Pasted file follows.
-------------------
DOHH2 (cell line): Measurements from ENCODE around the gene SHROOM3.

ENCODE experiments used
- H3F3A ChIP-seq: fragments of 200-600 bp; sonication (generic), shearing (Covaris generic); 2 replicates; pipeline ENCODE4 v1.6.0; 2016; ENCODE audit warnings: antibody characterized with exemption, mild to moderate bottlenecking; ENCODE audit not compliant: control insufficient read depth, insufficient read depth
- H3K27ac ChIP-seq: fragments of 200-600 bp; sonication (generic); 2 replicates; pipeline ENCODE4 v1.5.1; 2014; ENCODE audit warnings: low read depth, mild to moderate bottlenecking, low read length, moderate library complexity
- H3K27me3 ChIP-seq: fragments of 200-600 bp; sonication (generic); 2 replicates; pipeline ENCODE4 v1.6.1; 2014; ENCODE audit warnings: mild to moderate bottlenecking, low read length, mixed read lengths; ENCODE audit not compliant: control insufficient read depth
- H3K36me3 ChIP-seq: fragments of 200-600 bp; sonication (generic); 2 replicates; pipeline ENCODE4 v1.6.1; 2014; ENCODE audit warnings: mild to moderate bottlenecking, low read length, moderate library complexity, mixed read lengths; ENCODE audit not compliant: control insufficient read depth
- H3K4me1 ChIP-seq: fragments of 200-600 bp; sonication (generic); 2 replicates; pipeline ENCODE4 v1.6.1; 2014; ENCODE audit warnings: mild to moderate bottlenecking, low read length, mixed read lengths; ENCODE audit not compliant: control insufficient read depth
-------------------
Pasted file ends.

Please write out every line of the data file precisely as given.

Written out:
DOHH2 (cell line): Measurements from ENCODE around the gene SHROOM3.

ENCODE experiments used
- H3F3A ChIP-seq: fragments of 200-600 bp; sonication (generic), shearing (Covaris generic); 2 replicates; pipeline ENCODE4 v1.6.0; 2016; ENCODE audit warnings: antibody characterized with exemption, mild to moderate bottlenecking; ENCODE audit not compliant: control insufficient read depth, insufficient read depth
- H3K27ac ChIP-seq: fragments of 200-600 bp; sonication (generic); 2 replicates; pipeline ENCODE4 v1.5.1; 2014; ENCODE audit warnings: low read depth, mild to moderate bottlenecking, low read length, moderate library complexity
- H3K27me3 ChIP-seq: fragments of 200-600 bp; sonication (generic); 2 replicates; pipeline ENCODE4 v1.6.1; 2014; ENCODE audit warnings: mild to moderate bottlenecking, low read length, mixed read lengths; ENCODE audit not compliant: control insufficient read depth
- H3K36me3 ChIP-seq: fragments of 200-600 bp; sonication (generic); 2 replicates; pipeline ENCODE4 v1.6.1; 2014; ENCODE audit warnings: mild to moderate bottlenecking, low read length, moderate library complexity, mixed read lengths; ENCODE audit not compliant: control insufficient read depth
- H3K4me1 ChIP-seq: fragments of 200-600 bp; sonication (generic); 2 replicates; pipeline ENCODE4 v1.6.1; 2014; ENCODE audit warnings: mild to moderate bottlenecking, low read length, mixed read lengths; ENCODE audit not compliant: control insufficient read depth